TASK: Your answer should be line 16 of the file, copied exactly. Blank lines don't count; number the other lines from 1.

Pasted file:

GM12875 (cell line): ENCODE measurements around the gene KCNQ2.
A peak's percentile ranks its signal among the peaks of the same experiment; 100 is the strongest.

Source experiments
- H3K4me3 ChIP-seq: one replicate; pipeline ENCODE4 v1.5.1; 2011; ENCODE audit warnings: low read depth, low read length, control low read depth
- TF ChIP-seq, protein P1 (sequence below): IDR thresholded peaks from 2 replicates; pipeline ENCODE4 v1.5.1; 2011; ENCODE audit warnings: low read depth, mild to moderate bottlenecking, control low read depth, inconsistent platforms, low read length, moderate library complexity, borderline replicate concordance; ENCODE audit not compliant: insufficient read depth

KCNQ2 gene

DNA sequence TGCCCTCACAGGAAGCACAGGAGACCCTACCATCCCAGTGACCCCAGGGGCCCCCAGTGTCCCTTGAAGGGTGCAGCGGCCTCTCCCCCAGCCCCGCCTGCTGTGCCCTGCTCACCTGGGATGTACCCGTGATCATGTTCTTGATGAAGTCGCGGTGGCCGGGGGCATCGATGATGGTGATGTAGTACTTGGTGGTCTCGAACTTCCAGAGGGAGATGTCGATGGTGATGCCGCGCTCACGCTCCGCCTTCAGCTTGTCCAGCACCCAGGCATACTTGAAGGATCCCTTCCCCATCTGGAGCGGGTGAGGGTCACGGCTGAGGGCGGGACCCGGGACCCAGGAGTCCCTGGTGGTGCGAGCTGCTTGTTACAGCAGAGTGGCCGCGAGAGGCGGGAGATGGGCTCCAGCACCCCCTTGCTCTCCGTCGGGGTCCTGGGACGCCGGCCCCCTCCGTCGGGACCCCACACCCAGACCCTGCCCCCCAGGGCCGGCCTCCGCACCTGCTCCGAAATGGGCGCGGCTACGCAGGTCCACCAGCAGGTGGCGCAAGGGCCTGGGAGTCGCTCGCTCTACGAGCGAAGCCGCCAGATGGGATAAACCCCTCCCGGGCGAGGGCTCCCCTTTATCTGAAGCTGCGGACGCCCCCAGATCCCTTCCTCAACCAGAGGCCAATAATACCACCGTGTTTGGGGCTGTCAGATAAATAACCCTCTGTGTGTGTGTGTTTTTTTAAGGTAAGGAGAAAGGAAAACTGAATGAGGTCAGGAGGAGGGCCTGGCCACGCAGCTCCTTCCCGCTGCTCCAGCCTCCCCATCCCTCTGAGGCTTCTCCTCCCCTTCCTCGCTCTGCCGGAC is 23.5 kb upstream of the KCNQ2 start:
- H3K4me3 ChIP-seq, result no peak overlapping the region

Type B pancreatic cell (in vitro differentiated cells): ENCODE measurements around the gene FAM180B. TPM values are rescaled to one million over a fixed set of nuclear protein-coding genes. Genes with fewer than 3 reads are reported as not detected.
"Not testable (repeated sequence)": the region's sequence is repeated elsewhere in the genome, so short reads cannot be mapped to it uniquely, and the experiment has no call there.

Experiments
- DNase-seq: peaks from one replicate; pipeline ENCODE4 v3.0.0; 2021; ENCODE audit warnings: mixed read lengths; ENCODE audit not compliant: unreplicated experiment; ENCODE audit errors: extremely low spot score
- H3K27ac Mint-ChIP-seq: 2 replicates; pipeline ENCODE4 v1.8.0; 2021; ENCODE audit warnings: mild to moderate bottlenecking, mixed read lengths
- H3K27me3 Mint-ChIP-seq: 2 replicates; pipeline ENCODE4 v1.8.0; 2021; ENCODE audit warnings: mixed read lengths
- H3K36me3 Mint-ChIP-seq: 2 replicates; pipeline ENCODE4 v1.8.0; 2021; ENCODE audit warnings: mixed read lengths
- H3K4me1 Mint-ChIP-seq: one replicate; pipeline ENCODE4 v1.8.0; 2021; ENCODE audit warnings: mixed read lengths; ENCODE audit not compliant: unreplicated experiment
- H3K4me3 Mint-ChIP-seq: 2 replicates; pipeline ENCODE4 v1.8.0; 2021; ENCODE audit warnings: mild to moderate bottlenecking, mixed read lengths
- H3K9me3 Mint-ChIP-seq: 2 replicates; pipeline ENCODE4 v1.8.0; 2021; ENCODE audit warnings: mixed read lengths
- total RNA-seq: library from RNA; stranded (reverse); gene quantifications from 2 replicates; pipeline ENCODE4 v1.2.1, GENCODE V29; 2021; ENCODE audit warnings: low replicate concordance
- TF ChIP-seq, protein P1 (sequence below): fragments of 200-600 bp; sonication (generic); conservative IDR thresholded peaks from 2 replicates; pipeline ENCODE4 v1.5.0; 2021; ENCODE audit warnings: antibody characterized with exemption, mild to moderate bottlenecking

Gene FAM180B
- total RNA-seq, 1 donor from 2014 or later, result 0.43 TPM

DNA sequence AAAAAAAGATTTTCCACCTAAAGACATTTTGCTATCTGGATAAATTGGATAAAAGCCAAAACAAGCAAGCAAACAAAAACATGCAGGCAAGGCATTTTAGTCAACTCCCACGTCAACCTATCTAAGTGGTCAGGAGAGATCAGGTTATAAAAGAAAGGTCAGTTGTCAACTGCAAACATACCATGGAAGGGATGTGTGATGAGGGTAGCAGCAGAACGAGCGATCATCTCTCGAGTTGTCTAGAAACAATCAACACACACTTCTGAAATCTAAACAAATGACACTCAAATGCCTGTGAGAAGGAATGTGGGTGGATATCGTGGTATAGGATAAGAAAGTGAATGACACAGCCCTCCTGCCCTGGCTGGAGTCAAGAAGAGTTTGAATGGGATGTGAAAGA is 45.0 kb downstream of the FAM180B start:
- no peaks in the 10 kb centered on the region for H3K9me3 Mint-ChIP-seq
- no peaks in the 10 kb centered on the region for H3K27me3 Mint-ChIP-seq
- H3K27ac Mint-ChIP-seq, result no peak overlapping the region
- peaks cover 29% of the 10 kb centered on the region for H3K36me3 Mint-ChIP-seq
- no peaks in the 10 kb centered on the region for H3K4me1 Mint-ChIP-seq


- H3K4me1 Mint-ChIP-seq: one replicate; pipeline ENCODE4 v1.8.0; 2021; ENCODE audit warnings: mixed read lengths; ENCODE audit not compliant: unreplicated experiment